Tullow Oil Announce New Discoveries in Kenya

U.K. multinational oil giant Tullow Oil plc have announced discovering new reserves at the same exploration field in northern Kenya the company reported discoveries a few months ago.

In a press release on Wednesday, the company revealed the discoveries at its Amosing-1 and Ewoi-1 wells in Block 10BB, Lokichar basin, Turkana county.

Based on these discoveries, the company has revised its total estimate of discovered reserves in the basin to over 600 million barrels. In total, the company estimates the South Lokichar basin may hold up to 1 billion barrels of oil.

Tullow has had enviable success in its operations in Kenya since establishing itself in the country about three years ago. With this find, the company prolongs its record of having discovered oil in all seven wells explored in the basin to date.

Tullow’s exploration director Angus McCoss has noted that “Exploration results to date from the first basin, amongst a chain of basins, have proven that Tullow’s onshore acreage in northern Kenya has the potential to become a significant new hydrocarbon province.”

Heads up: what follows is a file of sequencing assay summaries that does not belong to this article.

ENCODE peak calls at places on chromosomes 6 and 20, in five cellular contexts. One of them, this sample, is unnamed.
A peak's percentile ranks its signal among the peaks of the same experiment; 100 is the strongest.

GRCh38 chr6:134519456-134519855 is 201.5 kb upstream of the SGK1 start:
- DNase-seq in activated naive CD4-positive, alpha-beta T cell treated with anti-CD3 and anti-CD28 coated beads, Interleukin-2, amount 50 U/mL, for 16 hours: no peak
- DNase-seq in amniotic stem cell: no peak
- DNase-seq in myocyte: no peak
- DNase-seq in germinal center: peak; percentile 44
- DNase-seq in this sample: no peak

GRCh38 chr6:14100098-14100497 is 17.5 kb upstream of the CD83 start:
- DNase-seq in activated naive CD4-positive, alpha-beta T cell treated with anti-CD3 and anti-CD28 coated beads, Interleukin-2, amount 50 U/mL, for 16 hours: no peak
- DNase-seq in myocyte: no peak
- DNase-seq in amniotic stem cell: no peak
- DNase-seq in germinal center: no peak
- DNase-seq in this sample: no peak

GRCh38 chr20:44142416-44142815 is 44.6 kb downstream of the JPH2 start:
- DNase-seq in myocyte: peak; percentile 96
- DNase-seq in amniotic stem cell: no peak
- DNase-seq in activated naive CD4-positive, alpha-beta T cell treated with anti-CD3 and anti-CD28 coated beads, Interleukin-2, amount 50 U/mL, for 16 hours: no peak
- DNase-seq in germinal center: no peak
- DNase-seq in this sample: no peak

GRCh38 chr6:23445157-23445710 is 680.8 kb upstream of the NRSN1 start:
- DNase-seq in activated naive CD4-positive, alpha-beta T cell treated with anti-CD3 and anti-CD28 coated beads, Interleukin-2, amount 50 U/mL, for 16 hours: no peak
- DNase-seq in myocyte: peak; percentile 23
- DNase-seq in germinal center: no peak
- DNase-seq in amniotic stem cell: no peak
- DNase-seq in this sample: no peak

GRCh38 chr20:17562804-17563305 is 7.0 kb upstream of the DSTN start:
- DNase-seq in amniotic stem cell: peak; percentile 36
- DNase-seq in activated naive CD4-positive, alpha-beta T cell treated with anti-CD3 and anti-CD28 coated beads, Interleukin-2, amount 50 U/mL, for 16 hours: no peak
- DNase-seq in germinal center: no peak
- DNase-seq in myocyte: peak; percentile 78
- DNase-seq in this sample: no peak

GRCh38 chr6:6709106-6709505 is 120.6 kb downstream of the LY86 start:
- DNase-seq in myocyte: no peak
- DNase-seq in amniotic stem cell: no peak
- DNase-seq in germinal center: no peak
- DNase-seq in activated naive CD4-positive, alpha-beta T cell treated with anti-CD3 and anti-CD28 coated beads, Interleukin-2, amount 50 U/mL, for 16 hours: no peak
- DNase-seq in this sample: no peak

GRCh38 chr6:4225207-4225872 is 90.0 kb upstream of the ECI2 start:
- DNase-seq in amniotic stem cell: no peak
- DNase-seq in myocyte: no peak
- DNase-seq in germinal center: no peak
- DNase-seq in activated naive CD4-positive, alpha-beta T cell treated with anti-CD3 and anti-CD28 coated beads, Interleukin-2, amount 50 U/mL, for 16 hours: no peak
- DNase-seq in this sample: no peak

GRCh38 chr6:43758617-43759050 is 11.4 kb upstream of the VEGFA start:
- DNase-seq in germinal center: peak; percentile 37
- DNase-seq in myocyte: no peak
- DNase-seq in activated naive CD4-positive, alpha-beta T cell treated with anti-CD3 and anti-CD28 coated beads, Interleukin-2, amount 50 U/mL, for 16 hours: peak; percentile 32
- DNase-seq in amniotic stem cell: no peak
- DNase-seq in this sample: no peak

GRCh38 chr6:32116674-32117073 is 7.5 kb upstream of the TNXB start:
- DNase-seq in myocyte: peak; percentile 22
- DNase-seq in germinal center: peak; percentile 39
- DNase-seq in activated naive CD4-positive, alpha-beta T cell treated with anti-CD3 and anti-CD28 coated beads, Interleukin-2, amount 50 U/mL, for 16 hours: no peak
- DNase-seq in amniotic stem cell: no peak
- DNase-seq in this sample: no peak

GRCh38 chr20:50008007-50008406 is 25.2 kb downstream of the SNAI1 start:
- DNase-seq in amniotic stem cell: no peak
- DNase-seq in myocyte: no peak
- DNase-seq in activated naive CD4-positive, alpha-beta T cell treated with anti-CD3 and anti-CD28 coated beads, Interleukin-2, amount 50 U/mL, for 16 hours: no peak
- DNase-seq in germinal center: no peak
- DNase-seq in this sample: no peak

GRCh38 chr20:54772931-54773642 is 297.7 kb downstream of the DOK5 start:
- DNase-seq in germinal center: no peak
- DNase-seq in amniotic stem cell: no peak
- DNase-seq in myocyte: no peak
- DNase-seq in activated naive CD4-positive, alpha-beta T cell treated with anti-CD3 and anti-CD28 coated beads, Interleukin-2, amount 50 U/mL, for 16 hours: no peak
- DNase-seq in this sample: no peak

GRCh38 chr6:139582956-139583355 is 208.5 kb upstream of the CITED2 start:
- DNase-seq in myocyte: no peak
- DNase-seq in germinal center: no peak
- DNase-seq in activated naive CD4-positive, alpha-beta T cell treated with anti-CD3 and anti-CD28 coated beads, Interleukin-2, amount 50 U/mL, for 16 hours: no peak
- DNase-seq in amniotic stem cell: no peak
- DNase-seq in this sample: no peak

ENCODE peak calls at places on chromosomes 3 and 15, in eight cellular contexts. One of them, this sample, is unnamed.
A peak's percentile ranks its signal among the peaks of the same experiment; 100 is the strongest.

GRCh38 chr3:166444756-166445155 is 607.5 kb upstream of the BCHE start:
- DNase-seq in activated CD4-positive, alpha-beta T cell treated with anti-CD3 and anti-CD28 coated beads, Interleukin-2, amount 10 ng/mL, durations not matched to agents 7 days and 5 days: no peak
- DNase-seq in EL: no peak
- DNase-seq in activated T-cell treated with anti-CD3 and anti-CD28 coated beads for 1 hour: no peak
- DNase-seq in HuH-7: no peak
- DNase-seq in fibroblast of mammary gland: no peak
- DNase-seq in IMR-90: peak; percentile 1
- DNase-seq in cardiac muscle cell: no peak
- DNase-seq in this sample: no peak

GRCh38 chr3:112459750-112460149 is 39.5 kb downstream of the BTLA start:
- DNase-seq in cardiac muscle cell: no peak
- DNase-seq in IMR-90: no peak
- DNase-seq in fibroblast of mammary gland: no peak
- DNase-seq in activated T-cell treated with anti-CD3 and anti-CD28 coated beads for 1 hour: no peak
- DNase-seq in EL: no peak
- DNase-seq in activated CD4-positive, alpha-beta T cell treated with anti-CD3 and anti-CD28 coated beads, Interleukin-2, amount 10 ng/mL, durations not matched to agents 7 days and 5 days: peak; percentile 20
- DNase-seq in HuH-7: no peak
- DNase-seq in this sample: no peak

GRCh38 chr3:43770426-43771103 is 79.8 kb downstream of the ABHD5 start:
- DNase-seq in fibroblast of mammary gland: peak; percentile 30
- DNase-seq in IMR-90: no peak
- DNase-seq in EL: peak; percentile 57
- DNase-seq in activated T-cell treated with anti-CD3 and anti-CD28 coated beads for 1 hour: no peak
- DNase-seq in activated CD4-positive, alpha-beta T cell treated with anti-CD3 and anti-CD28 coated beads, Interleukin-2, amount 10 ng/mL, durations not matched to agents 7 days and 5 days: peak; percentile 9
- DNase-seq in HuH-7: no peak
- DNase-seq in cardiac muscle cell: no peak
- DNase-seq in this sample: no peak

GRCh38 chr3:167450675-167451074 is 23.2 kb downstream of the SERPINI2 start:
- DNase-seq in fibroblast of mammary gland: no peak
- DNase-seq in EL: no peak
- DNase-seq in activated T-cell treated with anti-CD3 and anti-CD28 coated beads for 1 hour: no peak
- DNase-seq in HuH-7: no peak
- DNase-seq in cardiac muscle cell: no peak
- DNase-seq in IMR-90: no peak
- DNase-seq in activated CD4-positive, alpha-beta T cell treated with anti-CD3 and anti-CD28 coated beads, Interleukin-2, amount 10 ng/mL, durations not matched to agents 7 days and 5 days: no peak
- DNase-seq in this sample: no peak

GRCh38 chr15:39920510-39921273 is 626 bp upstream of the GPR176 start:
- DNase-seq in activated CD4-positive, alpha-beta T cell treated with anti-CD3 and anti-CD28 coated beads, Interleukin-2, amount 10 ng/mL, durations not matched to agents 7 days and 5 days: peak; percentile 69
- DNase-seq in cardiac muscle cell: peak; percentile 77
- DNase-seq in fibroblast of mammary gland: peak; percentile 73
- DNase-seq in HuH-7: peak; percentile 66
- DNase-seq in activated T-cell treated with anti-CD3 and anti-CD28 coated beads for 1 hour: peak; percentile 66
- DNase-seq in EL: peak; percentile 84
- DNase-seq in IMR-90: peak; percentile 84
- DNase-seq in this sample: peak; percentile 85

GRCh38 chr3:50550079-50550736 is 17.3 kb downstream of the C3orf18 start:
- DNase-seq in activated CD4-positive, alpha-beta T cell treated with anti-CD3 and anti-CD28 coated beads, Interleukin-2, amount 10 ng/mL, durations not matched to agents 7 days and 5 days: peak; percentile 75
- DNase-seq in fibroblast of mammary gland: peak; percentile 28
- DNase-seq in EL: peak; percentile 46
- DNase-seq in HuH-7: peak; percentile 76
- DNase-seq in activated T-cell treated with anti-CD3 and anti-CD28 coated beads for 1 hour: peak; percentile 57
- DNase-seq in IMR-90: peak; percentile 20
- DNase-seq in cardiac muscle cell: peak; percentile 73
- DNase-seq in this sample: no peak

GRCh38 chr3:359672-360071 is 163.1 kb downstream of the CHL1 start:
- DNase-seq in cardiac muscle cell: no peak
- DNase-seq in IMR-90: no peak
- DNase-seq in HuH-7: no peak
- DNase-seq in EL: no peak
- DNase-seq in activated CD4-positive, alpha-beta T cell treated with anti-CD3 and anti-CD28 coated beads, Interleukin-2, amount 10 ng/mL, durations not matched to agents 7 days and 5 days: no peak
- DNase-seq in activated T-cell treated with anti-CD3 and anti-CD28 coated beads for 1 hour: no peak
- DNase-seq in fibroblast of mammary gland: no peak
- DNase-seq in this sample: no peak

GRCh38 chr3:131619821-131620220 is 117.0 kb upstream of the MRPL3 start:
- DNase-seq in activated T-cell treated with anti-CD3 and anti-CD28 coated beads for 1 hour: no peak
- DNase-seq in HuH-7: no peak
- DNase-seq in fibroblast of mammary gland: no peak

Tullow is one of the largest oil explorers in Africa with interests in several other countries including Ethiopia, Uganda and Ghana.

The company revealed that “Given the significant volumes discovered and the extensive exploration and appraisal programme planned to fully assess the upside potential of the basin, Tullow and partners have agreed with the Government of Kenya to commence development studies.”

Tullow’s operations in Kenya is expected to make the nation the leading exporter of crude oil in east Africa when export commences in a few years.

The company is set to temporarily cease operations on the newly discovered wells to allow tests to confirm their net pay count. Meanwhile, operation is set to continue on other parts of the Lokichar basin.

Tullow’s operations in northern Kenya were severely affected by protests from local tribes last year, who claimed the company’s operations would negatively impact the environment on which they have historically depended.

However, in mid-November, the company revealed it was resuming operations in the region properly after successful negotiations with government officials and local leaders.

Photo: Tullow’s rig in the Lokchar basin where its first oil discovery was made in Kenya. (AFP)



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